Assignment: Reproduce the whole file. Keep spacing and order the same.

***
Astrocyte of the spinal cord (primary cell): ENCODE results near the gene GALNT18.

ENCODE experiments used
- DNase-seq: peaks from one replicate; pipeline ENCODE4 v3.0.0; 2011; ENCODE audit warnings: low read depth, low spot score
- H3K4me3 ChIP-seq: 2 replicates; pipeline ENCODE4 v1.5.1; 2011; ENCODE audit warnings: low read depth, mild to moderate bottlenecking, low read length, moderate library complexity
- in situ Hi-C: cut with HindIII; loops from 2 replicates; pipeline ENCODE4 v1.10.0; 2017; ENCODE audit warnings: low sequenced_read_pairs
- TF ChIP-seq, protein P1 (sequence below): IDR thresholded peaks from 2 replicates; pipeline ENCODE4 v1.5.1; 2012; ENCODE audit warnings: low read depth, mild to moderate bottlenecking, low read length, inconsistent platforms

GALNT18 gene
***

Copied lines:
Astrocyte of the spinal cord (primary cell): ENCODE results near the gene GALNT18.

ENCODE experiments used
- DNase-seq: peaks from one replicate; pipeline ENCODE4 v3.0.0; 2011; ENCODE audit warnings: low read depth, low spot score
- H3K4me3 ChIP-seq: 2 replicates; pipeline ENCODE4 v1.5.1; 2011; ENCODE audit warnings: low read depth, mild to moderate bottlenecking, low read length, moderate library complexity
- in situ Hi-C: cut with HindIII; loops from 2 replicates; pipeline ENCODE4 v1.10.0; 2017; ENCODE audit warnings: low sequenced_read_pairs
- TF ChIP-seq, protein P1 (sequence below): IDR thresholded peaks from 2 replicates; pipeline ENCODE4 v1.5.1; 2012; ENCODE audit warnings: low read depth, mild to moderate bottlenecking, low read length, inconsistent platforms

GALNT18 gene